Read More... (Center receives Stella J. Adams Fair Housing Advocate Award)
Lewis Dozier, the president of the Royal Oaks Concerned Citizens Association and the Center for Civil Rights, each awarded the Stella J. Adams Award.
On April 28th, the Center’s staff attended the 14th annual Fair Housing Conference organized by the City of Raleigh, the Raleigh Fair Housing Hearing Board, and the Fair Housing Project of Legal Aid of North Carolina. Distinguished advocates discussed the rights and remedies available under the Fair Housing Act for victims of illegal discrimination, as well as reforms needed in the criminal background screening process for housing applicants. The Center’s Executive Director Ted Shaw gave a rousing keynote address. At the end of the conference, the Royal Oak Concerned Citizens Association and the UNC Center for Civil Rights were awarded the 2017 Stella J. Adams Fair Housing Advocate Award in recognition of their environmental justice advocacy on behalf of residents of Royal Oak, an African American community in Brunswick County. Read more about that advocacy here.
Posted by Allen K. Buansi on Mon. May 1, 2017 2:06 PM
Categories: Brunswick County, Community Inclusion, Environmental Justice, Fair Housing
This post was originally posted on the Progressive Pulse by Tazra Mitchell of the North Carolina Budget and Tax Center at the N.C. Justice Center on Thursday, February 28, 2014.
Imagine living in a community that includes the most undesirable and hazardous amenities a place has to offer such as a waste transfer station, a sewage treatment plant, and several landfills. Now, imagine being represented by county officials who decide to provide water and sewer services to an animal shelter but not to the residents—who happen to be more than three-quarters African American. And, these facilities primarily serve the majority-white residents in adjacent communities. Unfortunately, the residents of Royal Oak in Brunswick County don’t have to imagine this; they face this reality every day.
Read More... (Environmental injustice in NC extends its unhealthy reach across North Carolina, especially in African American communities)
Posted by Peter Hull Gilbert on Wed. March 5, 2014 3:22 PM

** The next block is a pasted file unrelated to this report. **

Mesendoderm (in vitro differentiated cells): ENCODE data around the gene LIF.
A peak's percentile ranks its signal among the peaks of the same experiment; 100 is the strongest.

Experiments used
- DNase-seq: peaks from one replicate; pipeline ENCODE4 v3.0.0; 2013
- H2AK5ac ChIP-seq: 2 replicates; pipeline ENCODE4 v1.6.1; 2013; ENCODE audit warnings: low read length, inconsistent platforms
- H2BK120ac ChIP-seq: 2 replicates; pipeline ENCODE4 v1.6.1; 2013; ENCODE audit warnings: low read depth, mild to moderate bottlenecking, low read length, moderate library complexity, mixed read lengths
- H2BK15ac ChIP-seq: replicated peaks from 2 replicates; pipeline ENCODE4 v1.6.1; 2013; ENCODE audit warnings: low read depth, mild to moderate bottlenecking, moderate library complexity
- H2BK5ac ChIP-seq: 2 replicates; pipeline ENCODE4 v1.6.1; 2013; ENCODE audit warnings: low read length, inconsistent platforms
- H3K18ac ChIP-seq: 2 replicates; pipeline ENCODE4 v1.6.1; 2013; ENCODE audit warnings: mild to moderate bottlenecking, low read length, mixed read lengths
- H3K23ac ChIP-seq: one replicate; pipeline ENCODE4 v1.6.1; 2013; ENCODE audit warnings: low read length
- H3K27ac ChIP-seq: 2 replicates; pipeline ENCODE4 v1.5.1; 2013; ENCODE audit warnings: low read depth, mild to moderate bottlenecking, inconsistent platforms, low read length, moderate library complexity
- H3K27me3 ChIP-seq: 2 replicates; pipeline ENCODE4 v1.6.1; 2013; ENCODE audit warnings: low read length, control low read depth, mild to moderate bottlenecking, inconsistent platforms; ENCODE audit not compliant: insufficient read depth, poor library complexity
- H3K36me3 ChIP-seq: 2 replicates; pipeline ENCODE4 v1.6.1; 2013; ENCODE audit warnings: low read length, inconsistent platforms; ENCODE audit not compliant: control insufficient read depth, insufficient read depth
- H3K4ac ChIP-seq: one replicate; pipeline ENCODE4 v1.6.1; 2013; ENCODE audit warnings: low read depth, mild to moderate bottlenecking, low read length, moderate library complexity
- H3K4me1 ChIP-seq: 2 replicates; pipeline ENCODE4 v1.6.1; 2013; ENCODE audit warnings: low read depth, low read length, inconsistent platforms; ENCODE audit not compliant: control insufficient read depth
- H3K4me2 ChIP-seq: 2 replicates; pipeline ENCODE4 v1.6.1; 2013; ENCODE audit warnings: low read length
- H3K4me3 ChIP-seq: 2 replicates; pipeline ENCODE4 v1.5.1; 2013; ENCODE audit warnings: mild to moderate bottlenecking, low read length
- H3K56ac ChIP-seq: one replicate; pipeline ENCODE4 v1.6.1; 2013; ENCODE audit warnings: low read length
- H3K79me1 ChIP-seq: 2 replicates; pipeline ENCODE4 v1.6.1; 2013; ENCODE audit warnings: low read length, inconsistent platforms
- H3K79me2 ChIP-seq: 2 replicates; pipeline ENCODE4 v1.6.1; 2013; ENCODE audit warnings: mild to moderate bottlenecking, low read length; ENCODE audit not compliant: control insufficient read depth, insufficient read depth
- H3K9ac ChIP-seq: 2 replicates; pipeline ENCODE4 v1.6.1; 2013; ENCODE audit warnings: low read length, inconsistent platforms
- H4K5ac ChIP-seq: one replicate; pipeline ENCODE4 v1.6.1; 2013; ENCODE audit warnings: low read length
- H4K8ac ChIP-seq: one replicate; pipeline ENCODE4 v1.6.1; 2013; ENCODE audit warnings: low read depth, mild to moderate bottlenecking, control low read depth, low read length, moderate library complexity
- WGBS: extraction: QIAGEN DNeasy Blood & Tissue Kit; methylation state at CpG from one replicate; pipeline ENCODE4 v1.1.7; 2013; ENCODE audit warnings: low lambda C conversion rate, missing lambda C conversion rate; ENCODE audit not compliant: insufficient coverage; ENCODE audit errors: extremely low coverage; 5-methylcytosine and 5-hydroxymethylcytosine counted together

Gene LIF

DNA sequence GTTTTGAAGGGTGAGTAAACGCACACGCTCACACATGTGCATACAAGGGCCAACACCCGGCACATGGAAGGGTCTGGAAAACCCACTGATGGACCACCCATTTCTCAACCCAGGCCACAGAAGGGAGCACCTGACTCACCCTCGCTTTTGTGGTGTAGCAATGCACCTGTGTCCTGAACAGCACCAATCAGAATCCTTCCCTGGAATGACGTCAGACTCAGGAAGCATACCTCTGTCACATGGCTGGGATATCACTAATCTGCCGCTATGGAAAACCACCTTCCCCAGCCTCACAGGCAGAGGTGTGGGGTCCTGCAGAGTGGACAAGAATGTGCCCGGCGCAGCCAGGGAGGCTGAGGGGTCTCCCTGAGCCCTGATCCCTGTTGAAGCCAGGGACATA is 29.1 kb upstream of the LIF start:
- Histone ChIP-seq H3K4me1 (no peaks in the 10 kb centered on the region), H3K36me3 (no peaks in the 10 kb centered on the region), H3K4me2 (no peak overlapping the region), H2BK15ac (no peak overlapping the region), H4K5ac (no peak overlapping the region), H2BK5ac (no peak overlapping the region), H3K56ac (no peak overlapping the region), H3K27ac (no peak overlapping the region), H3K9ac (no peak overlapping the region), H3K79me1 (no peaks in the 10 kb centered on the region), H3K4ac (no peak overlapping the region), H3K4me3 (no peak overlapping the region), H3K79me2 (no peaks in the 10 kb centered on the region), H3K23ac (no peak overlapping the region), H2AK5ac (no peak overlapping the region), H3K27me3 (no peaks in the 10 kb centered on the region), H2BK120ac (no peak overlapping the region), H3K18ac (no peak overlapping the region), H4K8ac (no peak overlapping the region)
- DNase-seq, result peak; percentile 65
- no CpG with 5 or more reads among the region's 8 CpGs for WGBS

Categories: Brunswick County, Community Inclusion, Environmental Justice, Race Discrimination, Segregation
On February 12, 2014, the North Carolina Court of Appeals granted the Royal Oak plaintiffs' motion to dismiss Brunswick County's first appeal in Royal Oak Concerned Citizens Association (ROCCA) et al. v. Brunswick County. The decision means that the case will proceed to trial. ROCCA expressed great joy in this important victory. ROCCA and named plaintiffs Dennis McMillian, Curtis McMillian, and Mark Hardy are represented by the UNC Center for Civil Rights, Jack Holtzman of the Fair Housing Project of Legal Aid of North Carolina, and Ray Owens of Higgins & Owens, PLLC.
Read More... (NC Court of Appeals allows Brunswick County environmental justice case to proceed to trial)
Posted by Bethan R. Eynon on Wed. February 12, 2014 11:14 AM
Categories: Brunswick County
Center staff attorney Elizabeth Haddix will be arguing before the North Carolina Court of Appeals on Thursday, January 9, 2014, at 9:30 a.m., in Royal Oak Concerned Citizens Association (ROCCA) et al v. Brunswick County, an environmental justice lawsuit in which the Center represents the citizens of Royal Oak, a historically African American community that has hosted Brunswick County’s landfills and other unwanted land uses for the past 30 years.
Read More... (Center argues Brunswick County case at NC Court of Appeals)
Posted by Bethan R. Eynon on Wed. January 8, 2014 11:11 AM
Categories: Brunswick County
Since our last post, there have been several important rulings in Royal Oak Concerned Citizens et. al v. Brunswick County:
On September 13, 2012, Judge Thomas Lock denied Defendant’s Motions to Dismiss Mark Hardy and ROCCA's Complaints.
On November 14, 2012, the Court denied Defendant’s motion seeking to prohibit Plaintiffs from taking the depositions of a County Commissioner and the Assistant County Manager.
On January 18, 2013, Plaintiffs filed a Motion to Compel Defendant to produce complete responses to a number of discovery requests, in part because Defendant had not produced an entire category of important documents: emails and other internal communications.
On February 18, 2013, Plaintiffs filed a Motion to Compel the production of two more fact witnesses whom Defendant had refused to produce on the same “legislative immunity” grounds it had asserted last fall.
On February 28, 2013, Plaintiffs filed a Motion in the Cause for Costs on grounds Defendant was in willful non-compliance with Judge Tally’s February 7, 2013 Order.
On March 5, 2013 , Judge Tally denied Defendant's motion seeking to prohibit Plaintiffs from deposing former County Commission Chair Bill Sue and County Manager Marty Lawing.
Finally, on March 8, 2013, Judge Thomas Lock will hear Defendant’s Motion to Reconsider. The hearing begins at 9:30 a.m. at the Superior Court in Smithfield, North Carolina.
Read More... (Update on Brunswick Environmental Justice Case)
Posted by Elizabeth M. Haddix on Thu. March 7, 2013 2:50 PM
Categories: Brunswick County, Community Inclusion, Environmental Justice, Fair Housing, Race Discrimination